Fredonia's Globetrotting Vet

Roger Weigle travels so frequently to Russia, China and other countries to share his expertise as a farm animal veterinarian that he’s almost a commuter
Ozaukee Press staff

Roger Weigle is in the international dairy farm rescue business. Or, as he calls himself, he’s a “fixer.”

The Town of Fredonia resident has traveled to 40 countries over the past 12-plus years training veterinarians to better care for their dairy cows and make farms more productive.

Weigle, 70, moved to this area in 2011 from Shawano, where he had been a veterinarian for 28 years, when he married his wife, the former Karen Lewis. They live on 106 acres north of Waubeka.

He got into the international veterinary business through a large genetics company based in Shawano that hired him in 2005 to oversee some of their work in the United States. That led him to do pro bono work for the U.S. Agency for International Development and to be invited to help in other countries.

Since then he has worked in countries such as Sweden,  South Africa, Canada, Argentina, Korea, Japan, Iran, Bulgaria, Serbia, Poland and Turkey.

Weigle has been to China 30 times and has worked in Russia even more often, he said.

“They have these enormous dairy farms. There’s one farm in Russia with 250,000 cows,” he said.

Dairy farming is a growth industry in Russia, he said, with cows being imported from all over Europe and business interests investing heavily.

“But they rapidly discover they don’t know what they’re doing,” he said.

Weigle said his services are in high demand.

“I’m very well known in Russia and China. If they have something happening and they don’t know why, they call me. I come in and fix it,” he said. “I’m a fixer.”

The problem, he said, is the poor training of their vets and the backwardness of their farm practices.

“When I first arrived 12 and a half years ago, they were basically still the old collective farms from the Soviet Union days. Every farm has five vets on staff but their skill set is a equal to a first-year animal science student in the States,” Weigle said. “Basically they were worthless. They did not know how to do any surgery. And they weren’t being paid anything because they weren’t worth anything.”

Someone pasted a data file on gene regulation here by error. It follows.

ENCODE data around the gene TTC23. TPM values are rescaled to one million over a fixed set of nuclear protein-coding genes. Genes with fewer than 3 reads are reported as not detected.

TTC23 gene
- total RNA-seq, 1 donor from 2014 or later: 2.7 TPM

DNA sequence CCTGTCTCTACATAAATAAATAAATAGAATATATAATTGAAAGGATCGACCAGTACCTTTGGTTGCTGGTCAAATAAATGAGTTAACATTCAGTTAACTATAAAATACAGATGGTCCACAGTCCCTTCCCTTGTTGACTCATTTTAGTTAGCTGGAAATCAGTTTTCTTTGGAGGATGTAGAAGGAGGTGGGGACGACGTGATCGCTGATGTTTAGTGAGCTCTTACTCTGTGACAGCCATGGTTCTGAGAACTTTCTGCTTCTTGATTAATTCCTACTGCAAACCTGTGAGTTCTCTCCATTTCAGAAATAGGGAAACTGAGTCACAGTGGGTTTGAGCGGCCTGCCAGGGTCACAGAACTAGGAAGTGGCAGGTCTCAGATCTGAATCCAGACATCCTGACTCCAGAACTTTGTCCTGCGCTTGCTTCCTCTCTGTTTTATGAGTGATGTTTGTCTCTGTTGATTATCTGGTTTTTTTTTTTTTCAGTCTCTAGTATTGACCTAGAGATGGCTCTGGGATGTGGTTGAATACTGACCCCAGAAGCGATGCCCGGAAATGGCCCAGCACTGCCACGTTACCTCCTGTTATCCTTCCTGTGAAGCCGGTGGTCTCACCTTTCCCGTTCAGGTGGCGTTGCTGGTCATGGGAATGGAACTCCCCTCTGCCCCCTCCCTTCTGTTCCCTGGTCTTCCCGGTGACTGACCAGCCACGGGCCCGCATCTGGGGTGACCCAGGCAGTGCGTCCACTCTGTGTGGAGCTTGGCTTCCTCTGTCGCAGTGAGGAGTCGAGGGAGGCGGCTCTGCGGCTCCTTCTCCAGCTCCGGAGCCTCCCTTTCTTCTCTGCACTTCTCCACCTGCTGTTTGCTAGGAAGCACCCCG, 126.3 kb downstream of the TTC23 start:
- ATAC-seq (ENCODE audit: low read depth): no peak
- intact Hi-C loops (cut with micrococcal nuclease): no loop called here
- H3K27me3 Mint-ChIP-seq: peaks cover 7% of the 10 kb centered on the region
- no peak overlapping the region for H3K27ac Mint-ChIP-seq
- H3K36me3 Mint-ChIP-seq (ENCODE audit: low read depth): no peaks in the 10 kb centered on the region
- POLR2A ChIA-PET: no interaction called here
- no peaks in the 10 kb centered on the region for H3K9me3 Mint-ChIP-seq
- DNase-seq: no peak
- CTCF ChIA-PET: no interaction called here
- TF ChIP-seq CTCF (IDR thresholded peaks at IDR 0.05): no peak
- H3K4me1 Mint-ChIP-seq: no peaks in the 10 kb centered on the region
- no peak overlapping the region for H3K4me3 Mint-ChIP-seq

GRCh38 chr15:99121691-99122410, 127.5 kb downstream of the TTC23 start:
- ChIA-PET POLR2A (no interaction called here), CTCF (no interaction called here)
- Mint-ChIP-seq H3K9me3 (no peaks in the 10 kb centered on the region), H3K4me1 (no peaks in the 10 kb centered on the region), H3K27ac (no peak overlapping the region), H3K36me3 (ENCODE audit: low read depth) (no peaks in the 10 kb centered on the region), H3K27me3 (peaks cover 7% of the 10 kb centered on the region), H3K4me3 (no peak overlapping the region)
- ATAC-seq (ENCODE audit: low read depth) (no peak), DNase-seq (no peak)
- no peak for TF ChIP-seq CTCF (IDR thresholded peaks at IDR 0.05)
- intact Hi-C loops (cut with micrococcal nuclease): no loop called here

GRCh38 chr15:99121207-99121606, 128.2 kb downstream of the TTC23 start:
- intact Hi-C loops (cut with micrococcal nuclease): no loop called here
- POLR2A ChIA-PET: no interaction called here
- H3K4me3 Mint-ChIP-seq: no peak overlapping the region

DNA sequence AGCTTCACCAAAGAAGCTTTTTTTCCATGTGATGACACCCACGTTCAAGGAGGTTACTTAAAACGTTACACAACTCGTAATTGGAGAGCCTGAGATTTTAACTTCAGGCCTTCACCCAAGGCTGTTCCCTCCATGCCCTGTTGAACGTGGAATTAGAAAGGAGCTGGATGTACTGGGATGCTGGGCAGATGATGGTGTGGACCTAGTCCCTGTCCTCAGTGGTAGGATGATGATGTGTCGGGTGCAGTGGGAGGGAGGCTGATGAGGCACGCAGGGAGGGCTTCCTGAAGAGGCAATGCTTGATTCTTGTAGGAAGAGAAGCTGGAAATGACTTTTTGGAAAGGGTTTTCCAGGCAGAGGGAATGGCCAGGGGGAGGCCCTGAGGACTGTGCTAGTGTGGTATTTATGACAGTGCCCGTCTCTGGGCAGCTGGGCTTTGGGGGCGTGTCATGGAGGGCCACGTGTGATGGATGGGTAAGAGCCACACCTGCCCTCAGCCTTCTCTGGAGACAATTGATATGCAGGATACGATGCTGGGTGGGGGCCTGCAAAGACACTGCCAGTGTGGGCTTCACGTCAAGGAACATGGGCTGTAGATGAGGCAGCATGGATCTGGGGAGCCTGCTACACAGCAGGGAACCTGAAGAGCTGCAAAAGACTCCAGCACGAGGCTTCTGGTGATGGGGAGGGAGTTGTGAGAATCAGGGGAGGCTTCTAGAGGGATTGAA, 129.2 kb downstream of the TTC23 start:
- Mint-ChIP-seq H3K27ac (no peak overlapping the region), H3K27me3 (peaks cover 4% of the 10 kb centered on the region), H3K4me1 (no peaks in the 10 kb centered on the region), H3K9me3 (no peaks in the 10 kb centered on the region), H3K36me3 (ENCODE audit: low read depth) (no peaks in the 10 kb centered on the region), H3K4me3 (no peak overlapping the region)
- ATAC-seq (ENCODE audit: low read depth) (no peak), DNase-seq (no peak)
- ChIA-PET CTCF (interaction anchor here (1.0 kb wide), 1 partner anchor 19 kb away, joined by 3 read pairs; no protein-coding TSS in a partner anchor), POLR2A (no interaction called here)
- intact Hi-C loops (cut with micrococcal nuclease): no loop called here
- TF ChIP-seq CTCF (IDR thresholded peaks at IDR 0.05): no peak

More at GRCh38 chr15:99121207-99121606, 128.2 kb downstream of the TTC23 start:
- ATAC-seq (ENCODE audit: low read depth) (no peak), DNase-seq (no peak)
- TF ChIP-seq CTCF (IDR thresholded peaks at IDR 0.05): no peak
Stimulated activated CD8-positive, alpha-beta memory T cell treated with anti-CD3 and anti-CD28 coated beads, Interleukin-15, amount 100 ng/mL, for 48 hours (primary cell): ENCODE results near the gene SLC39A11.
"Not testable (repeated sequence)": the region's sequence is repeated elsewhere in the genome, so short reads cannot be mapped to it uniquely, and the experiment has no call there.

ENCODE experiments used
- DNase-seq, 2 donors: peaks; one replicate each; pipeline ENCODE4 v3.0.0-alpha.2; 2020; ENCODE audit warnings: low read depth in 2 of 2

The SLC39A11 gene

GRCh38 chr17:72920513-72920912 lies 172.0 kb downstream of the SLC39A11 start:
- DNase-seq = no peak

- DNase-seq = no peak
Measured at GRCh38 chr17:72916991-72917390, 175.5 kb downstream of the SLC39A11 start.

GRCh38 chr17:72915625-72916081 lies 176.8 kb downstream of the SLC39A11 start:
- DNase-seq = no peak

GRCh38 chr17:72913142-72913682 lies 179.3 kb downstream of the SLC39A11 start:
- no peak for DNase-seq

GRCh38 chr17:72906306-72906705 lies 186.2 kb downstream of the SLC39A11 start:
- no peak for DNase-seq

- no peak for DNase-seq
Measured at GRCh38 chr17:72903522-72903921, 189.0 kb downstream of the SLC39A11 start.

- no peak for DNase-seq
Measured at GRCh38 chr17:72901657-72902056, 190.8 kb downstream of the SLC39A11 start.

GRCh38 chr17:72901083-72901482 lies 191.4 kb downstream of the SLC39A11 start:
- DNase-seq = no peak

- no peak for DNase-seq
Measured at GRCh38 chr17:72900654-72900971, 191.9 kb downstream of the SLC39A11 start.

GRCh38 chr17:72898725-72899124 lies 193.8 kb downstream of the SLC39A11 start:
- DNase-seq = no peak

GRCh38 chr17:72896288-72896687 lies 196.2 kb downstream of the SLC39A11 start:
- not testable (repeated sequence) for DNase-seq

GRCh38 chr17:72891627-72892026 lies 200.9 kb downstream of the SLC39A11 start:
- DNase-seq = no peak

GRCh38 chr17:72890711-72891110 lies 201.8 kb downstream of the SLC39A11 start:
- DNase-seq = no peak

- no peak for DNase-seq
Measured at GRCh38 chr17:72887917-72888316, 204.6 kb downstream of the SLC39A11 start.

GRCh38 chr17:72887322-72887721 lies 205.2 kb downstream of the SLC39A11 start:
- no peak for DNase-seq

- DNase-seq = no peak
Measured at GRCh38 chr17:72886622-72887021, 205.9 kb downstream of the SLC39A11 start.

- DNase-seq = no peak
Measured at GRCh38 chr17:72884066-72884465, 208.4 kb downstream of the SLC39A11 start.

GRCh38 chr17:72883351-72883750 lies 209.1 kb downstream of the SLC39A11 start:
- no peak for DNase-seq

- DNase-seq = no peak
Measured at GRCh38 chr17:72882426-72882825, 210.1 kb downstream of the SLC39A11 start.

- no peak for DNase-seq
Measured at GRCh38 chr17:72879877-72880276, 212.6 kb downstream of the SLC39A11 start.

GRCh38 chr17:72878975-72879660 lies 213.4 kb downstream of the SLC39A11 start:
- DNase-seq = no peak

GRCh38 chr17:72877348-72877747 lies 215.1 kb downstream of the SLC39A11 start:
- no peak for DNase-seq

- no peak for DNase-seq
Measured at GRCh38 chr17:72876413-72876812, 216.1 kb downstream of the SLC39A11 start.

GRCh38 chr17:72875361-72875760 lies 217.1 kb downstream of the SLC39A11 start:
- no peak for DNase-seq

So his time is spent less treating animals than teaching vets.

“I basically teach people how to make their animals happy and productive,” he said.

The farmers and farm vets aren’t always glad to see him, Weigle said.

“Everybody hates you at first because you’re telling them everything they’re doing wrong,” he said.

Weigle said it’s not that he’s an exceptional vet by American standards.

“Don’t get me wrong, I’m very good at what I do. But the average veterinarian is an intensely competent person and highly capable of doing what I do,” he said. “But you have to be a teacher as well. You have to have the ability to go into the very back of beyond and convince someone to give it a try.”

With all his travels, Weigle said he hasn’t been home much but that’s beginning to change.

“Up until the last two years I haven’t been in the U.S. much. I would be gone for eight months or more at a time,” he said. “There was a time when I was crossing the Atlantic or the Pacific every three weeks.”

When he is home he likes to bake his own bread and enjoy his land, much of which he rents to local dairy farmer Chris Elve.  

Weigle also enjoys sailing on his 42-foot, two-masted sailboat, the only one like it in the Port Washington marina.

He moved it up to Port Washington from Miami this summer.

“I bought it in Miami five years ago and left it there. But the last couple years the weather has been terrible,” he said. “This last year we spent time in the (Florida) Keys hiding” from the weather.

It’s not for racing, which he also likes to do.

“It’s a cruising boat, made for living aboard. It’s a Winnebago with two masts,” he said.

So he joins other crews for races when he has that itch, he said.

The fees Weigle earns from his work overseas go into a foundation to help fund animal rescue operations, including those operated by his wife, Karen, he said.

He has taken his wife on his trips, but not very often because of questionable food and accommodations.

“She occasionally goes with me. But sometimes my translator tells me we’re having sheep intestines and turnips,” he said. “Hotels are pretty iffy. You have to make reservations to take a shower in some places. What’s (considered) good in some of these countries I wouldn’t let my dog sleep in.”

This summer he took his wife to Belgorod in Russia but only after he was promised she would have a driver, an interpreter and tour guide while he was working.

While the job has its challenges, Weigle said he most enjoys working with the veterinarians.

One vet named Sergei he befriended in Russia has done well for himself under Weigle’s tutelage.

“I told Sergei this is going to make you more valuable and that he was saving cows who otherwise would have died,” Weigle said. “This guy’s salary went up 300 percent in a year.

“After they figure out you’re helping them professionally and helping them take care of their families, they’re happy to see you,” Weigle said.



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Wisconsin’s largest paid circulation community weekly newspaper. Serving Port Washington, Saukville, Grafton, Fredonia, Belgium, as well as Ozaukee County government. Locally owned and printed in Port Washington, Wisconsin.

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